Henry Morton Stanley (the famed explorer) was a young immigrant in Arkansas when the war broke out. He delayed his enlistment until the female fire-eaters drove him to enlist. "I received a parcel," he recounted, "which I half suspected as the address was written in a feminine hand, to be a token of some lady's regard; but on opening it, I discovered a chemise and petticoat, such as negro lady's maid might wear. I hastily hid it from view, and retired to the back room, that my burning cheeks might not betray me to some onlooker" (Laurie 1985: 43).

Most of the volunteers shared this patriotic devotion. A young Confederate named Willie wrote to his brother urging him to sign up, "Every man who is not a producer, or who has not a family to support should rally in defence of his home and his kindred" (To Sister M., The Republican Banner, September 4, 1861). Like the generation of 1914–18, the men who marched off to Shiloh were not restrained by recent memories of war. Most were too young to have served in the Mexican War. The veterans from the 1845–48 conflict were already reaching middle age.

The regiments that were being created were socially and politically homogeneous. The men were often friends, neighbors, and relatives enlisting together. The volunteers were careful about the comrades who enlisted with them. They wanted to make sure their comrades had compatible political views and that they could count on them when things got hot. Cyrus Boyd in Indianola, Iowa, had an acquaintance named Fisk who was forming the nucleus of a company that later was to become Company G, 15th Iowa Infantry, but a friend warned Boyd that Fisk might not be dependable. "'Fisk,'" he warned, was a Democrat and "'he may betray you someplace when you are in a tight place'" (Boyd 1953: 7). The social homogeneity of these volunteer regiments facilitated the development of unit cohesion during the early months of the war.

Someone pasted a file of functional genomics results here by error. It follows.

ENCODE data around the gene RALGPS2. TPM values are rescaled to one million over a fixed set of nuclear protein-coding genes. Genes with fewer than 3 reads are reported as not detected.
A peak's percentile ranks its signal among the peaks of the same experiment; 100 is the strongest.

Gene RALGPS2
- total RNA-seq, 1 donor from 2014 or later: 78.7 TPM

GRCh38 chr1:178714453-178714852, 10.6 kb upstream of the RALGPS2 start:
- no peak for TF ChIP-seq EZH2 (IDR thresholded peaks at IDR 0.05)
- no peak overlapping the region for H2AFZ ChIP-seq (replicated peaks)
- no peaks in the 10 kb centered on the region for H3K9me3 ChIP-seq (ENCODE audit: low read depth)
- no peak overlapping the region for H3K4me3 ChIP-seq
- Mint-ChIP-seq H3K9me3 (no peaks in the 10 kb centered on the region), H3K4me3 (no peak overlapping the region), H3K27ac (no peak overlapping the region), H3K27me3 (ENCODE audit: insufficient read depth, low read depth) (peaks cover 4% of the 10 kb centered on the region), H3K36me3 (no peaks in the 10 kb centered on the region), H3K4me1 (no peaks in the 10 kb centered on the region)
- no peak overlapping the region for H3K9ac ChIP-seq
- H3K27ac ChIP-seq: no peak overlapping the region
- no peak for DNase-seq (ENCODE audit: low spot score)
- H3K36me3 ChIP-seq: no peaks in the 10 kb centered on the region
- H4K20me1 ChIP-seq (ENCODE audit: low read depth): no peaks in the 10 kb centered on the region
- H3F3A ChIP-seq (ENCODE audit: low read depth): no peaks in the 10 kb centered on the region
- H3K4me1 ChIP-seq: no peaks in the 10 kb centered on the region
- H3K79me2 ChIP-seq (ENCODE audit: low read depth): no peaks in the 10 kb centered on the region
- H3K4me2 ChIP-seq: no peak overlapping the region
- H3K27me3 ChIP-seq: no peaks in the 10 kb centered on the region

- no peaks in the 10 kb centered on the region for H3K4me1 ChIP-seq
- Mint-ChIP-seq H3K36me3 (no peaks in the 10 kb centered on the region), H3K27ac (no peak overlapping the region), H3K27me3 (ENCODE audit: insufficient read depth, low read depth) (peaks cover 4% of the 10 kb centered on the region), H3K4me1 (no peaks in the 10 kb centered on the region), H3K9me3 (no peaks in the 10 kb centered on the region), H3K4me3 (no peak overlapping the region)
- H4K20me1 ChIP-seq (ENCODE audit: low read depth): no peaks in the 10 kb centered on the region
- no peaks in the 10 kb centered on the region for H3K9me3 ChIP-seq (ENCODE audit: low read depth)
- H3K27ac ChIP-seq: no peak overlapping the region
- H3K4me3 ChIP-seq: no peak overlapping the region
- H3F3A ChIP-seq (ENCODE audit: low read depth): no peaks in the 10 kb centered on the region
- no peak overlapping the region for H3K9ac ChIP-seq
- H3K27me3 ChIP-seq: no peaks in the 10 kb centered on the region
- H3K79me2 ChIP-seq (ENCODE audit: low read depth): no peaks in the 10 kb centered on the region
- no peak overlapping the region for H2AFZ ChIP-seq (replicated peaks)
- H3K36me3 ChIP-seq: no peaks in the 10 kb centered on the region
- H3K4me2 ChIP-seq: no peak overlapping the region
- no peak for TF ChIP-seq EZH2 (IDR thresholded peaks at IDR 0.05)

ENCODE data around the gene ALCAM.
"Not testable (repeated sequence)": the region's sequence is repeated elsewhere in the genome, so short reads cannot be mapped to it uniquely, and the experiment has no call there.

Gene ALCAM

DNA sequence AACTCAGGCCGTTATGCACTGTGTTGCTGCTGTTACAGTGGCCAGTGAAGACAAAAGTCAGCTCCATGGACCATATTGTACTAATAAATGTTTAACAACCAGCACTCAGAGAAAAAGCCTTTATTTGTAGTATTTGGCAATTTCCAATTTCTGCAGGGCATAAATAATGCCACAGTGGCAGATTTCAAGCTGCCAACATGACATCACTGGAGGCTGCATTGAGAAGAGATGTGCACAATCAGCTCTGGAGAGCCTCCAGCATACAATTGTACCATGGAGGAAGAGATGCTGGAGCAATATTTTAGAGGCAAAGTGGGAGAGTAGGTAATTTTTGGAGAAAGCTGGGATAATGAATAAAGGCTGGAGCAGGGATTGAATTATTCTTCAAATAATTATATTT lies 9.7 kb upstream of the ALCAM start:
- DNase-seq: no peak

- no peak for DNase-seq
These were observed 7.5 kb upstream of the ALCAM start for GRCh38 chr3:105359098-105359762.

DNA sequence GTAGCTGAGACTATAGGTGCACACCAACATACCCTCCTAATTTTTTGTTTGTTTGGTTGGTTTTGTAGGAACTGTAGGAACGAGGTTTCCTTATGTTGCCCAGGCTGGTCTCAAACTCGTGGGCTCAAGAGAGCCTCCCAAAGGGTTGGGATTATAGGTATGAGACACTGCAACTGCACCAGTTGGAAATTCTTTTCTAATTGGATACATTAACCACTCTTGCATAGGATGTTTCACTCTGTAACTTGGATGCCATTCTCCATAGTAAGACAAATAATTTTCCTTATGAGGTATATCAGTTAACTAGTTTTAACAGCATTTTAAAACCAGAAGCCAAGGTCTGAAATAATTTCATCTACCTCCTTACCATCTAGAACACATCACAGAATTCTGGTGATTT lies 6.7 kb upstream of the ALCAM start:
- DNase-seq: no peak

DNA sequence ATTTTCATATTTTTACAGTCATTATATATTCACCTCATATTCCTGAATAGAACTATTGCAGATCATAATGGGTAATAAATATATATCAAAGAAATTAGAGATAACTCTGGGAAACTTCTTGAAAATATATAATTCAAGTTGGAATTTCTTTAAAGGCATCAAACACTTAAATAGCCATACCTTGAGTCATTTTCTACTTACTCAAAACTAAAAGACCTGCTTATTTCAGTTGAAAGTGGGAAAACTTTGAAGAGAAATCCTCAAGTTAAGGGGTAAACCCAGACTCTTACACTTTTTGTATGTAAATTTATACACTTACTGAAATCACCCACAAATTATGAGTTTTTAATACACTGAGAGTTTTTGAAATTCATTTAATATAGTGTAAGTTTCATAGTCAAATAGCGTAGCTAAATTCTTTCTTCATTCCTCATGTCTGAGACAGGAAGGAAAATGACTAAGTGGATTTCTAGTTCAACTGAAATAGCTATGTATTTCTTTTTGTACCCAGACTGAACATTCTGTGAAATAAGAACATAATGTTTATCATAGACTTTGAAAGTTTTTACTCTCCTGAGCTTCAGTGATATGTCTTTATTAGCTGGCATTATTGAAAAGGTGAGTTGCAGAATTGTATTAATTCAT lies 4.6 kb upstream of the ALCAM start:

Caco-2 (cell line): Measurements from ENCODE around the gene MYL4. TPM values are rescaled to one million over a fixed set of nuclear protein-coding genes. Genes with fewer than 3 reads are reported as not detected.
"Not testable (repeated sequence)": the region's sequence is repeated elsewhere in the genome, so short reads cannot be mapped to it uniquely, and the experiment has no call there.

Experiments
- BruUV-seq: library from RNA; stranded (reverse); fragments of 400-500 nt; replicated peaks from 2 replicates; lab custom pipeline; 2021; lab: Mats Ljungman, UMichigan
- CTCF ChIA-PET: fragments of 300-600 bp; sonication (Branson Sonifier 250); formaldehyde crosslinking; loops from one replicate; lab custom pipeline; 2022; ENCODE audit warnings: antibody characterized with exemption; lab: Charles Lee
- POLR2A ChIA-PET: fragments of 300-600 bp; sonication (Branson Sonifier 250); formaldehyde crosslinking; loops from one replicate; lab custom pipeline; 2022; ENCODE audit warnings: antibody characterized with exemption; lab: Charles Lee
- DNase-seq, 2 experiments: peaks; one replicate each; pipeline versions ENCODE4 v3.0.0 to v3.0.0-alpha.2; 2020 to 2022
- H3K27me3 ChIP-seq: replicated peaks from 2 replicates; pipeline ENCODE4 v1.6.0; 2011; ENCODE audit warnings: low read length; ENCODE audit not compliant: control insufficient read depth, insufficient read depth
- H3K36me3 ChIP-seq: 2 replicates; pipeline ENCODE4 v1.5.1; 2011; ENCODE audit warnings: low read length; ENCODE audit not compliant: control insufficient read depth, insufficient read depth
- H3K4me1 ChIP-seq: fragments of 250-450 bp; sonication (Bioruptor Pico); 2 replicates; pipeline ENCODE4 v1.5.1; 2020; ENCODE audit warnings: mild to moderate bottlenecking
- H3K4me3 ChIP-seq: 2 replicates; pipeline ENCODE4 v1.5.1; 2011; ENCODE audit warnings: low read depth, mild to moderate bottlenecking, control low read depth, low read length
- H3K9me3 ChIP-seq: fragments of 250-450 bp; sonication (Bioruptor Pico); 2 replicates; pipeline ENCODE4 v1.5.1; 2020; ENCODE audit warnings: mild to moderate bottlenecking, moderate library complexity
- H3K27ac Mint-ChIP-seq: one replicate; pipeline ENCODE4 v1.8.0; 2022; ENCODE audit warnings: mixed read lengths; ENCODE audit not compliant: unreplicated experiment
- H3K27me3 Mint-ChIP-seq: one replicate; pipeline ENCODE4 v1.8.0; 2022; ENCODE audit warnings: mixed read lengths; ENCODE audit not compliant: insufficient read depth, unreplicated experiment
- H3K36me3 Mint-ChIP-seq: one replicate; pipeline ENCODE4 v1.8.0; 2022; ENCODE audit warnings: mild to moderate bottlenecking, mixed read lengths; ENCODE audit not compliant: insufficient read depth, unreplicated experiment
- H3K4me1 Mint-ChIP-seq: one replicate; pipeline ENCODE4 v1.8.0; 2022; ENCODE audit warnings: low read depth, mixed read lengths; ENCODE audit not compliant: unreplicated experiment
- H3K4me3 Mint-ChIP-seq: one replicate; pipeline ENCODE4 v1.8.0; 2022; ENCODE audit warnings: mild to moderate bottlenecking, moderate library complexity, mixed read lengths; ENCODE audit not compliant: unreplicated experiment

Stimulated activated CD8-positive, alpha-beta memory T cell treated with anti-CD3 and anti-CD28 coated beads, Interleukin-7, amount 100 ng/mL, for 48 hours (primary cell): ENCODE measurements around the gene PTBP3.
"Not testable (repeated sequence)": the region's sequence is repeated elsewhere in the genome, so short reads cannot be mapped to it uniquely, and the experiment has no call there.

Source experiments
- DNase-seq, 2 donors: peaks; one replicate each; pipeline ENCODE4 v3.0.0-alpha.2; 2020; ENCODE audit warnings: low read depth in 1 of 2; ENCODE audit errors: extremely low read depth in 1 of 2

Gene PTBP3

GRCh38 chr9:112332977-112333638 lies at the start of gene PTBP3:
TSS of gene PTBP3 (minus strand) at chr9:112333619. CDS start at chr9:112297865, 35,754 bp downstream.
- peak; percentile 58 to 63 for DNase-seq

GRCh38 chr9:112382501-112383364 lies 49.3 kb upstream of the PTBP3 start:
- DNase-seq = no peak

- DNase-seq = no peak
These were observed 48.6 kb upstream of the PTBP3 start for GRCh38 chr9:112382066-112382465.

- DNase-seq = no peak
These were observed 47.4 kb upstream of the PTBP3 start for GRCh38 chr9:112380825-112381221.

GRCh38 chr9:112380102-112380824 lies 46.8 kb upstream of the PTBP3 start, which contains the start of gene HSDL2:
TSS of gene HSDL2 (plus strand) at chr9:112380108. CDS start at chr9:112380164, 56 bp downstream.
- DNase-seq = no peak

The quality of the recruits was probably higher than the regular army enlistees. A correspondent of the 15th Indiana wrote to the editor that the "war volunteers are usually men of much more education than those who enlist in time of peace" (The Daily State Sentinel, August 17, 1861). The average company in the Union army probably only had a half dozen illiterates (B. I. Wiley 1978a: 305–6). In the Confederate army, the portion of illiterates might have been only slightly larger. Wiley (1978b: 336–37) pointed out that "the great majority of companies throughout the army had anywhere from one to a score of members who could not write their names."

Physically, however, the volunteer army of 1861–62 in the West was probably of mixed quality as we shall see with the ravages of the first winter. Medical examinations must have been perfunctory to say the least — 400 Union women managed to sneak through (G. W. Adams 1952: 12–13)! Part of the reason was that recruiters had a vested interest in enlisting as many men as they could in order to get their rank as early as possible for seniority purposes. This would have a corrosive effect on combat morale later on. Some regiments went into action at Shiloh with half their men on sick call.